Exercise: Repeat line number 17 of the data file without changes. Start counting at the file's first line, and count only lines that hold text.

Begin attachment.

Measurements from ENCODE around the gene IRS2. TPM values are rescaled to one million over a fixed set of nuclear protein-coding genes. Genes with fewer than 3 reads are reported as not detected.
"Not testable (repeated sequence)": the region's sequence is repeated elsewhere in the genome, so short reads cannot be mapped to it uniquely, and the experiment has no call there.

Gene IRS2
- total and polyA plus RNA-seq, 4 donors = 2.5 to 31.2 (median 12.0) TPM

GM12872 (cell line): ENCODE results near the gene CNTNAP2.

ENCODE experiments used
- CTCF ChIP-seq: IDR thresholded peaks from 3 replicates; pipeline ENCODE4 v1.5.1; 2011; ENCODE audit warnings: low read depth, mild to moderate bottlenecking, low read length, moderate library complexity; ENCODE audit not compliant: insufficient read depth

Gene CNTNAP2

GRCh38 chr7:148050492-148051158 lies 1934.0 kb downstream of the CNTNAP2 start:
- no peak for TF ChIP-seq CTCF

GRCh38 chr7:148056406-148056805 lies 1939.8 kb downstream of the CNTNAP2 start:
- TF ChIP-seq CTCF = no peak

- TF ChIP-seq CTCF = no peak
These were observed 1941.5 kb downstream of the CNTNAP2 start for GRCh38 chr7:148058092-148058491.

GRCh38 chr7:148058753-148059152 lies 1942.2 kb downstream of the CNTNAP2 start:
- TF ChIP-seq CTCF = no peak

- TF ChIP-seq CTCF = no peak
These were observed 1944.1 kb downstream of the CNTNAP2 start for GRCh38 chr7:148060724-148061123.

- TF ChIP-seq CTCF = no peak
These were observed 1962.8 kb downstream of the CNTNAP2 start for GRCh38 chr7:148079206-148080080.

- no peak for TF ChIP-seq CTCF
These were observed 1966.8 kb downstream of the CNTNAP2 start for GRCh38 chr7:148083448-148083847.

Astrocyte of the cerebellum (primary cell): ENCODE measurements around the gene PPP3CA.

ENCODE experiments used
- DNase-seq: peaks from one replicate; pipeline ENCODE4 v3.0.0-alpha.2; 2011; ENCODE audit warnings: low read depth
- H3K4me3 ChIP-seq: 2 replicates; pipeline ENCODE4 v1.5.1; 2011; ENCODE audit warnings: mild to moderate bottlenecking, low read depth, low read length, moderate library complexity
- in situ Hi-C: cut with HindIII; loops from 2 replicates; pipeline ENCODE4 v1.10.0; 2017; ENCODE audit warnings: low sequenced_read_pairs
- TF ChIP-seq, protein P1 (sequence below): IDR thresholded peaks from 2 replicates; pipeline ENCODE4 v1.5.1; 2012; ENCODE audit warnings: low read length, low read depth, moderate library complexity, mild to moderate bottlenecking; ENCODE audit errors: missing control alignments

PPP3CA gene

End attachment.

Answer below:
- TF ChIP-seq CTCF = no peak